The former makes more sense when pursuing a revolving line of credit, bank loan or loan backed by the Small Business Administration. A traditional business plan will provide a more in-depth look at the way your business currently operates and your vision for its future.

For an existing business, provide your marketing plan, outline an operations plan, describe your organizational structure, disclose financial information and a whole lot more. If you hope to acquire another business with funds provided by a loan, you will follow a similar business plan template.

Steps to Take Before You Apply

before we explain how to write a business plan for a loan

Before applying for small business loans, interior designers should establish business credit history, choose an appropriate legal structure and begin to foster banking relationships.

Choose a Legal Structure That Separates You from the Business

We typically recommend that interior designers start by picking an appropriate legal structure. For example, an S-Corporation or Limited Liability Company appears more professional to prospective lenders and equity partners than a sole proprietorship.

Establish Business Credit History

Next, we suggest establishing and building business credit. In a recent post, we note that owners need a few years of business credit history before a traditional lender will consider their applications. Lenders check multiple business credit scores — from their FICO SBSS score to their Intelliscore℠ — before approving loans and lines of credit.

Given this, it’s important to stay on top of your business credit scores. Do so by monitoring your credit report and building relationships with vendors, banks and other partners as you grow your business.

Figure Out How Much Money You Need and How You Will Use It

Small business owners should also figure out how much money they need. They should determine which loan terms are acceptable and what they will do with the funds upon receipt.

Will you use the money to expand your team? Open a new studio? Cover operating costs while you expand into a new market?

Determine Which Type of Funding Makes the Most Sense

Business owners should weigh the pros and cons of different forms of financing too. Would a revolving line of credit make more sense for your firm than an SBA loan? Should you sell equity in your firm instead of taking on debt?

An interior design business coach can guide you through all the steps detailed above. Small business coaches help determine which forms of funding will take your firm to the next level without reducing your control over the business. They can also help new business owners choose the right legal structure to protect yourself and your business.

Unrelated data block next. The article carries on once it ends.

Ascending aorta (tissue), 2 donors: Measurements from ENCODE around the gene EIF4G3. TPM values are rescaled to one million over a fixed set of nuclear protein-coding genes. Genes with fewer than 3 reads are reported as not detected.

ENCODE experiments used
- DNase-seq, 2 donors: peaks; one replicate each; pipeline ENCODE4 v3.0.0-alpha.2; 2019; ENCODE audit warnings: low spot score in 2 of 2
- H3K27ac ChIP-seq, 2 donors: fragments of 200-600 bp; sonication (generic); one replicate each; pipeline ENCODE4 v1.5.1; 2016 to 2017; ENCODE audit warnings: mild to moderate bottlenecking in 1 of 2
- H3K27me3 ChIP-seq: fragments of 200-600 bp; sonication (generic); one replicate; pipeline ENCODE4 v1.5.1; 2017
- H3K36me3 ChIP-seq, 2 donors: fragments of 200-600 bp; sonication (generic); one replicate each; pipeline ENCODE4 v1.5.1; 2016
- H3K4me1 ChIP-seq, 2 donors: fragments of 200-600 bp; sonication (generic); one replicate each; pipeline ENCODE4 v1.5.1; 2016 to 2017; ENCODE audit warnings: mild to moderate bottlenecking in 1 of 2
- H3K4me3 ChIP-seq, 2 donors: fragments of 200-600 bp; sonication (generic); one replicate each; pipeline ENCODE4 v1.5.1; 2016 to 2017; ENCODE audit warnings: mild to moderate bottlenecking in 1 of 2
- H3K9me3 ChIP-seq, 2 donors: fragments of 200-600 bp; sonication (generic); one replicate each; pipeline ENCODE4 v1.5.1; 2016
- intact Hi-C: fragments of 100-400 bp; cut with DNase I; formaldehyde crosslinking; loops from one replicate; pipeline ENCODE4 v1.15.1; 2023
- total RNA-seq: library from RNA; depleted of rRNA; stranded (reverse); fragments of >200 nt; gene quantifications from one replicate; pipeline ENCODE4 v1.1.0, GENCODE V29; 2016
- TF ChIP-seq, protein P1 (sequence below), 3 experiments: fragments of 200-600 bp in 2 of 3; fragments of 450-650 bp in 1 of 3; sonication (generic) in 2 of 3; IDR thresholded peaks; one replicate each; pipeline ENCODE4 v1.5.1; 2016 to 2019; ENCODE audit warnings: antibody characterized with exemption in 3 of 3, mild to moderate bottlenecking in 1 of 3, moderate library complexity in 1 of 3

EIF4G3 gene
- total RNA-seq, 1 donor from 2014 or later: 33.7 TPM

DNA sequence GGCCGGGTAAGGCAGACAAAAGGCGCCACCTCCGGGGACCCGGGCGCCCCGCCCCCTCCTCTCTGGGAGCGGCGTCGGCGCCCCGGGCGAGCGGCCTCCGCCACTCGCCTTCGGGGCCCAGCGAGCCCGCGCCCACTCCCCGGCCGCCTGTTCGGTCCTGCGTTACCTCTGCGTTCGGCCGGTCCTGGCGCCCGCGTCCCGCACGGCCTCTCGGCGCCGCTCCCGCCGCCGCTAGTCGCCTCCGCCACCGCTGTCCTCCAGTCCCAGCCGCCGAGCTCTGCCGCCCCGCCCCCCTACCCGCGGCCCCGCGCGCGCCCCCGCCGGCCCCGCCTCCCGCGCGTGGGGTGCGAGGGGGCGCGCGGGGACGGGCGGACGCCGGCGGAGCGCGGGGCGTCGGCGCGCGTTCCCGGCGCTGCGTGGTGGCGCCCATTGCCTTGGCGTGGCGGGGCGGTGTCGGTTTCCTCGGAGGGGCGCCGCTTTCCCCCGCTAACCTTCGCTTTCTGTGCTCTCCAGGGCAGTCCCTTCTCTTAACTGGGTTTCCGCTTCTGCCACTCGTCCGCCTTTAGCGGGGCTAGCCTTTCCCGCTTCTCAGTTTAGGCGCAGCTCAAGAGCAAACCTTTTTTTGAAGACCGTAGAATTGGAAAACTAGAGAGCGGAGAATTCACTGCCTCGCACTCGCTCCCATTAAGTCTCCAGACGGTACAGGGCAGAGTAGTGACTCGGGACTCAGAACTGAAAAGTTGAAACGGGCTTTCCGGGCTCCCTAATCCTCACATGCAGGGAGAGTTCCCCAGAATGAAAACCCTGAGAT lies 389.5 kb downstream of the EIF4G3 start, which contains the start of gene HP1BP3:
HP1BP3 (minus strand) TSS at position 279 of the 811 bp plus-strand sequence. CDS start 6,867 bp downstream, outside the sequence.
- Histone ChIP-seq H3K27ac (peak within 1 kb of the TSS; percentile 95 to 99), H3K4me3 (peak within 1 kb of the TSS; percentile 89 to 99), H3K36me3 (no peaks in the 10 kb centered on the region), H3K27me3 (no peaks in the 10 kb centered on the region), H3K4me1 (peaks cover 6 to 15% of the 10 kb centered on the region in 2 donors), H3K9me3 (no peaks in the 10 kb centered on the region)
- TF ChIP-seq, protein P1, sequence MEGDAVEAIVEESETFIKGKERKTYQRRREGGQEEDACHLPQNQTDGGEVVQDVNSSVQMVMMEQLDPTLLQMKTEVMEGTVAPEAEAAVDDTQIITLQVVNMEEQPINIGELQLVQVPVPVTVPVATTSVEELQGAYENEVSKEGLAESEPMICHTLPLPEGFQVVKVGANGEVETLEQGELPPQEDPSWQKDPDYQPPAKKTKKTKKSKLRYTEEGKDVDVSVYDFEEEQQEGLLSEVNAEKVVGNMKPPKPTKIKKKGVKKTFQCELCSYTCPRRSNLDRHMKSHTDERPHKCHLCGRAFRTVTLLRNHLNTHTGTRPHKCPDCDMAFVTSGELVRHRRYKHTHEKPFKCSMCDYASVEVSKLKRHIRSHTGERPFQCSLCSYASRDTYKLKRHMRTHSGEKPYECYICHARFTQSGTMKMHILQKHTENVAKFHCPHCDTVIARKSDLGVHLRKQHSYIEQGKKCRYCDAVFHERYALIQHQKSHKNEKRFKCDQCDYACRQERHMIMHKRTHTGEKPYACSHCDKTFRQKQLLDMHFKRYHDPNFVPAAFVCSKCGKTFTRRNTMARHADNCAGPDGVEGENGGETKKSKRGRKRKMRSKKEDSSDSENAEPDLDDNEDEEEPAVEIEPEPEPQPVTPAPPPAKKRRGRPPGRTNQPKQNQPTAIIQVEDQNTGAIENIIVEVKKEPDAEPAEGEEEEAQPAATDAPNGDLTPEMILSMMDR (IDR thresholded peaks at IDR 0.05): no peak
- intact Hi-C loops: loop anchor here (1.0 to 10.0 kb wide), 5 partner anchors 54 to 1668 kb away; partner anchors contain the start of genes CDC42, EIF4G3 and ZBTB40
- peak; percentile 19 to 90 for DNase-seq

How to Write a Business Plan to Get Approved for a Loan

How to Write a Business Plan to Get Approved for a Loan

What does a successful business plan include? A good business plan starts with a branded cover page and ends with an appendix of supporting documents. Learn how to write an interior design business plan for a loan with the following outline.

Cover Page and Table of Contents

Every business plan will start with a cover page and table of contents. If possible, the cover page of your business plan should bear your firm’s branding.

Your cover page serves as an introduction to your business plan. As such, it should express the personality of your brand while also providing a bit of insight. Incorporating your brand’s color scheme, fonts and other visual elements is important.

However, take care to avoid anything that makes your cover page difficult to decipher. Choose high-contrast colors and a crisp typeface that ensure your logo and text are easy to read.

In a post for Bench, Paula Kehoe recommends adding your business name, contact information, company logo and tagline to your cover page. Pick an appropriate title for your document too. A succinct yet specific title like “Interior Design Business Plan” or “Expansion Business Plan” provides the loan officer reading your business plan with context.

Given that your business plan will include private information about your firm’s inner workings and finances, adding a confidentiality statement makes sense. Place this section at the bottom of your cover page.

Draft your table of contents, which you can complete after the plan is complete.

Executive Summary

include an executive summary in your interior design business plan template

While the cover page introduces your business plan, the executive summary explains what to expect within the plan. It also describes your business strategy. Within one or two pages, briefly outline your plans for the business and how a loan will help you achieve those goals.